Today I stepped out of my usual duties as Evening Activities Coordinator to choreograph the stage combat for one of our shows – His Dark Materials, directed by Zack Elkind.
I arrived about halfway through the rehearsal and slowly worked the cast through a smattering of falls, grabs, and grapples. As the rehearsal concluded, the cast showed me what they had been working on before I arrived. For those unfamiliar with His Dark Materials, the show’s characters frequently tear holes in the space-time continuum to walk between dimensions. To represent these journeys between worlds, Zack and the cast had gotten their hands on some durable, simple, beautiful, twinkle lights. They showed me how they had used the lights to devise a variety of ways to represent the tearing of reality’s fabric. I don’t want to spoil anything for those who plan to see the show, but suffice to say that the swirling, mystical pattern of those lights is still fresh in my mind, many hours later.
We give our campers free rein to play to their hearts content.
This wasn’t the first time this session that I was stunned by the creativity and ingenuity our campers possess. We give our campers free rein to play to their hearts content, whether in their down time, or in rehearsal, or in our daily evening activities. And they use that freedom to spin the mundane into the beautiful, the uproarious, the mystical, and the serene. Already this summer, campers have painted the simplest stones into stunning works of art. They’ve turned googly eyes and goldfish into chic runway looks. They’ve invented and tested new sports and games. And now they’ve turned twinkle lights into interdimensional gateways. As I watched the lights weave and twirl, I could see the play at the heart of what those campers did in Zack’s rehearsal room. All it takes is a bit of play to make that simple leap from A to B – from twinkle lights, to a door to another world. From this universe, to one infinitely more magical and wonderful.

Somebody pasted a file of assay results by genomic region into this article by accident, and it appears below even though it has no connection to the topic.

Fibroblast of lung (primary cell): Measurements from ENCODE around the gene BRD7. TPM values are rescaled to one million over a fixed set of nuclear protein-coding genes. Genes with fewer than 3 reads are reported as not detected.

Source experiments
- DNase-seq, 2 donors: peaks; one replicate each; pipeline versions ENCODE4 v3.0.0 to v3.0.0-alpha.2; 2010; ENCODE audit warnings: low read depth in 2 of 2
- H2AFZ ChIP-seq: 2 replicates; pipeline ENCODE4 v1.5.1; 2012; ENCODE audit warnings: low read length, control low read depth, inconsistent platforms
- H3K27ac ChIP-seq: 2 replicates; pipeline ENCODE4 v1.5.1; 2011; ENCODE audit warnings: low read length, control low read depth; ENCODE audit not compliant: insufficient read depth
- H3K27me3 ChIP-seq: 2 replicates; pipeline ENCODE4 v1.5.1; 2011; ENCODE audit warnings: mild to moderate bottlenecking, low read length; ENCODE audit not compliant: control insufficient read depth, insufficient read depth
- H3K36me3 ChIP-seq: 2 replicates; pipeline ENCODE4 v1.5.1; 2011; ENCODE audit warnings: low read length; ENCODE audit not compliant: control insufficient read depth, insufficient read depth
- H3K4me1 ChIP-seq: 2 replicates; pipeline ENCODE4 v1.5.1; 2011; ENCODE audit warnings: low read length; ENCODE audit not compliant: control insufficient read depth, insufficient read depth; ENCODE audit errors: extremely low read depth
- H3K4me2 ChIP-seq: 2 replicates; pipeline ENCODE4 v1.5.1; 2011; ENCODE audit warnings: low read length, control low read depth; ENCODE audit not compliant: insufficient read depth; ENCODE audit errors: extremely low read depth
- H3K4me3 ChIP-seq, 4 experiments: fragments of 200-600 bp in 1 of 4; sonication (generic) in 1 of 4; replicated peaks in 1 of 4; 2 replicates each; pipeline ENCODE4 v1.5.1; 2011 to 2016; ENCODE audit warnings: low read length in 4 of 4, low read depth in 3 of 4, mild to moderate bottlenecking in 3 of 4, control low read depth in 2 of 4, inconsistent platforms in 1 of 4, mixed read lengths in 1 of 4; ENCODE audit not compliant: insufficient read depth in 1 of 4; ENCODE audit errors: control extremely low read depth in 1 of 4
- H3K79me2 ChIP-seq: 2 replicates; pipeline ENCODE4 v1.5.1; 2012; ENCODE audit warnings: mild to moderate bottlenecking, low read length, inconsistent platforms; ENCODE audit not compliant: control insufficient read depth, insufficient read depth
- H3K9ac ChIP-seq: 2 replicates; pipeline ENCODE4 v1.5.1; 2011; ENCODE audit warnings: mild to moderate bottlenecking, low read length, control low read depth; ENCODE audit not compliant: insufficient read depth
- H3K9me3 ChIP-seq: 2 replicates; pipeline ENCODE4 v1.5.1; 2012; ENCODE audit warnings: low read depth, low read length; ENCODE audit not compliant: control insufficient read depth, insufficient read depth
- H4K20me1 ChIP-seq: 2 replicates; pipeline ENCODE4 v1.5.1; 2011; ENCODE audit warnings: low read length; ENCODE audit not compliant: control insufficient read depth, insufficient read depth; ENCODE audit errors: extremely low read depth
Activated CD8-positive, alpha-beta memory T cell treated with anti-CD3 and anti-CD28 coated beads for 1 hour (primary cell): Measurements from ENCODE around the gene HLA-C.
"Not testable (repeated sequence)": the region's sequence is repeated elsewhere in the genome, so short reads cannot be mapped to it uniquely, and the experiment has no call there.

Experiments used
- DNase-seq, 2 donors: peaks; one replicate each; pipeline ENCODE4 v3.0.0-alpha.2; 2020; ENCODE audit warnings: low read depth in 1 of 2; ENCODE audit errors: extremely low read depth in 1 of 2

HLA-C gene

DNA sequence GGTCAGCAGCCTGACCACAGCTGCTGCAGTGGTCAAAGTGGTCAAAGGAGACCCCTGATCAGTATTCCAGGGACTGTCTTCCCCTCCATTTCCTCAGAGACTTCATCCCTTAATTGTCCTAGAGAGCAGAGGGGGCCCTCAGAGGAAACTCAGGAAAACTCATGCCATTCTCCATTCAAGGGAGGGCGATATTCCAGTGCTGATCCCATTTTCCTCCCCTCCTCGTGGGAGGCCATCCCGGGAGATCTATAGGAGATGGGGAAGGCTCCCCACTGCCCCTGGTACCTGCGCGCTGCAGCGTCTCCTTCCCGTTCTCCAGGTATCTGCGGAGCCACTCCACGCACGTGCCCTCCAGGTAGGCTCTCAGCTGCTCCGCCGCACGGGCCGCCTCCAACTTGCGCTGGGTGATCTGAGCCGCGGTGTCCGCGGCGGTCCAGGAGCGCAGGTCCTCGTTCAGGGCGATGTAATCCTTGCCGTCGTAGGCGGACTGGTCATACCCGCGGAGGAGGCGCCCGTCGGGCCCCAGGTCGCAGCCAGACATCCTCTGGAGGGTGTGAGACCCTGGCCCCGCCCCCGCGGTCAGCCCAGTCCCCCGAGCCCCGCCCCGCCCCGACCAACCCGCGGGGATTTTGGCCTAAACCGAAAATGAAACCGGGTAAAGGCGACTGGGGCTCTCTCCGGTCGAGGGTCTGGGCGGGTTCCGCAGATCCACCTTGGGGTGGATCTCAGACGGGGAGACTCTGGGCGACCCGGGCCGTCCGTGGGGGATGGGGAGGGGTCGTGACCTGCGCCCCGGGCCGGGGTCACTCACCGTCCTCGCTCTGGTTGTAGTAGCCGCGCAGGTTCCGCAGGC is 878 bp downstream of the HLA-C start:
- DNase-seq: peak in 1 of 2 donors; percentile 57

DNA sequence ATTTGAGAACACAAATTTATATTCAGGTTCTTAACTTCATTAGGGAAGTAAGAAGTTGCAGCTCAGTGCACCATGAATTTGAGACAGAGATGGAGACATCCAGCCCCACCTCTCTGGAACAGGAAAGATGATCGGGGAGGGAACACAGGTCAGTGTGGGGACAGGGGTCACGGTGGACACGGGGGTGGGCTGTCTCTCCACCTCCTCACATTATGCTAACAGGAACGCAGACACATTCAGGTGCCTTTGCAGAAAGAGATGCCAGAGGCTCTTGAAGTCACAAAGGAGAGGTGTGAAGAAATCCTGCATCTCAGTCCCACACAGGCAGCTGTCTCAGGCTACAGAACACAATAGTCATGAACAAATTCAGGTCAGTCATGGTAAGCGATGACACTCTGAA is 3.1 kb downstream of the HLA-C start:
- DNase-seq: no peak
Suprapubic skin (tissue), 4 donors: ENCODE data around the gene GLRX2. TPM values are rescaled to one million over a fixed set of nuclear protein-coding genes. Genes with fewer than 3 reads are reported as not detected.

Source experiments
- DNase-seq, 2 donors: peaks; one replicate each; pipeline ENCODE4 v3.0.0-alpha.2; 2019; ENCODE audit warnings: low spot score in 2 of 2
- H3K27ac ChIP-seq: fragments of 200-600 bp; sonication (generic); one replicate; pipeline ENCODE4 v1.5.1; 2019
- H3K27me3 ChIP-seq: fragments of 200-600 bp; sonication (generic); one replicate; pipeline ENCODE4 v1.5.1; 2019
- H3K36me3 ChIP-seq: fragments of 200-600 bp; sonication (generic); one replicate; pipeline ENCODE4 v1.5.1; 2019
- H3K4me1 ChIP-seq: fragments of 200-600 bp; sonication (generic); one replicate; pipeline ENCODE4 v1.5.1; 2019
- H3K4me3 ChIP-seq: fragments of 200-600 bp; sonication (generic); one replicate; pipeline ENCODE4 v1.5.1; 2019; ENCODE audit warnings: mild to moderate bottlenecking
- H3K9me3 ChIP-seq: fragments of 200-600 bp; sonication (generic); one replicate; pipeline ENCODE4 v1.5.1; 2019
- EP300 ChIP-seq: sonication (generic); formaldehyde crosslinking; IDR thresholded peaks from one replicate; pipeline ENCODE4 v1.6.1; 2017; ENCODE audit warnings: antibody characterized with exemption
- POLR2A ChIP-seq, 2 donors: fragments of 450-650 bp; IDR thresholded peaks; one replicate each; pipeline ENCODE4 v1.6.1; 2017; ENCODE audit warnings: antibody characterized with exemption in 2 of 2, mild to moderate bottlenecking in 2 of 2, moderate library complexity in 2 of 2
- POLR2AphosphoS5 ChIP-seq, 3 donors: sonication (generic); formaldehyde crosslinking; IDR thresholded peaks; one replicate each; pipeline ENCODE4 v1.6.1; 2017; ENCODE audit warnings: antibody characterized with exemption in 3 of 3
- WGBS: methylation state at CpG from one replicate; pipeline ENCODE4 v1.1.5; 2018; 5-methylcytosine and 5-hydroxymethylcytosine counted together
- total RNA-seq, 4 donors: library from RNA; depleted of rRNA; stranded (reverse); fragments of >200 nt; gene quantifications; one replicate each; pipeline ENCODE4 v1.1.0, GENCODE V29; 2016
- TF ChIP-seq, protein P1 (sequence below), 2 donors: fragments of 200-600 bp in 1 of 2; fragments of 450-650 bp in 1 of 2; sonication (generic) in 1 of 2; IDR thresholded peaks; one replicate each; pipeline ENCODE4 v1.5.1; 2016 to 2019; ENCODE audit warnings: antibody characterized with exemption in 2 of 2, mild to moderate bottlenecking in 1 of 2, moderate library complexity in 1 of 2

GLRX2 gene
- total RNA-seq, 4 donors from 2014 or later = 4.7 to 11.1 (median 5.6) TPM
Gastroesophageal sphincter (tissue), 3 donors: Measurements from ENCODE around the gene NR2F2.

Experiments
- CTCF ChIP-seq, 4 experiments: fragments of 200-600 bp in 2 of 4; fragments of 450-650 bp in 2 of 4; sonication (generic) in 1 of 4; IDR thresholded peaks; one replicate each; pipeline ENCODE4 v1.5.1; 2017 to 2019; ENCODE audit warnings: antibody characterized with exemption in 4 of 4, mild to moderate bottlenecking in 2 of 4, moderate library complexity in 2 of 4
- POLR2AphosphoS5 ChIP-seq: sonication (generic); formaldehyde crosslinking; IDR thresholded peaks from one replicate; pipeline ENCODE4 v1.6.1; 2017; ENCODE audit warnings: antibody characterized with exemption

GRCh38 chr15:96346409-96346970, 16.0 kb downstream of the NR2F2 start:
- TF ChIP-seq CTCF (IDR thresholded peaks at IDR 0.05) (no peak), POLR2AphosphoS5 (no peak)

So much of theater is about finding that door from the real to the magical. How can we turn an outdoor ampitheatre into Shakespeare’s Globe? How can we make an audience see the Mediterranean Sea in a three-foot-deep pool? At what point do twinkle lights stop being twinkle lights, and become infinite? At Acting Manitou, our campers don’t have to feel limited in asking those questions. They are constantly, happily, wonderfully free to play with how the theater works, and to push it to be something more. Sometimes, the door to the next world won’t open, or it leads to a dead end. But more often, we get to play with the theater we make at Acting Manitou until we can take it all the way through that magical door, and into the theatrical world beyond.
So much of theater is about finding that door from the real to the magical.
As we head into the days ahead, I’m so excited to see what the campers will think of next. They are constantly surrounded by the resources, time, and inspiration they need to make the leap to the next world. All that it takes is their continued willingness to take the jump.